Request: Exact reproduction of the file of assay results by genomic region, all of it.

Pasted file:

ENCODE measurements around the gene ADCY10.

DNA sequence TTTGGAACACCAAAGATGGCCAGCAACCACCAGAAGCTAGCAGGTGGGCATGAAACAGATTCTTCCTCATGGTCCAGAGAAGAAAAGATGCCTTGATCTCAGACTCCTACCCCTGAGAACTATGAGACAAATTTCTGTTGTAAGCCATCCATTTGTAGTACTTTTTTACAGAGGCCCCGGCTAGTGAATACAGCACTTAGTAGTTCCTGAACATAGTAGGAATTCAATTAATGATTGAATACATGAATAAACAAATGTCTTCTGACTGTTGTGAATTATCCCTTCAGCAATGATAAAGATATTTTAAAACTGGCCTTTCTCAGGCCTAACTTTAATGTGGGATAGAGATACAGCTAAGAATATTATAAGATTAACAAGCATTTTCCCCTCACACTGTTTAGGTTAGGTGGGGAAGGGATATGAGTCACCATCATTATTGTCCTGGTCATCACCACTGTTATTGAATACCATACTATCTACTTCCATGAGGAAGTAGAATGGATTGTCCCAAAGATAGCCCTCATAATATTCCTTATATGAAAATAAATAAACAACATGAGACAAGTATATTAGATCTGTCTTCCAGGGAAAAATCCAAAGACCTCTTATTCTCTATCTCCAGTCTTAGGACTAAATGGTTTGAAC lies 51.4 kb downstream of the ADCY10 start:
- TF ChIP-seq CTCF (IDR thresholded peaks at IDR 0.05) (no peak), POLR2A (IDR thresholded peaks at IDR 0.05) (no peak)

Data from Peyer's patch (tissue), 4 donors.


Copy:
ENCODE measurements around the gene ADCY10.

DNA sequence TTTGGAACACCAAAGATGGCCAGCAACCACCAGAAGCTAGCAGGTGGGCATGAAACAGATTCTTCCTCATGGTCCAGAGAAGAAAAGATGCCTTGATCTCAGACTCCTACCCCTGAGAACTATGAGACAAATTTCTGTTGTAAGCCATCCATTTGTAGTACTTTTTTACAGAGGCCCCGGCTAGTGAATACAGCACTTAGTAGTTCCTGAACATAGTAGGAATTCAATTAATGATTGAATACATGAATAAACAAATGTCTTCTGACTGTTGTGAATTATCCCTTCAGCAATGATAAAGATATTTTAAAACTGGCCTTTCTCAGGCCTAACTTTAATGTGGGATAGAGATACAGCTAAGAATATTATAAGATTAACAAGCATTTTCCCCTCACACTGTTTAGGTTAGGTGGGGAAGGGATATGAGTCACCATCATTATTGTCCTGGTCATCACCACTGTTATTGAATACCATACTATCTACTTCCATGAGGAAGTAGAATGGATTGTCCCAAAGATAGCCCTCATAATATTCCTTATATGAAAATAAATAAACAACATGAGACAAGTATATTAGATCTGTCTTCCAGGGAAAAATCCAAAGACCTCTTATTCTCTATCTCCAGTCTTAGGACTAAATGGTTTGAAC lies 51.4 kb downstream of the ADCY10 start:
- TF ChIP-seq CTCF (IDR thresholded peaks at IDR 0.05) (no peak), POLR2A (IDR thresholded peaks at IDR 0.05) (no peak)

Data from Peyer's patch (tissue), 4 donors.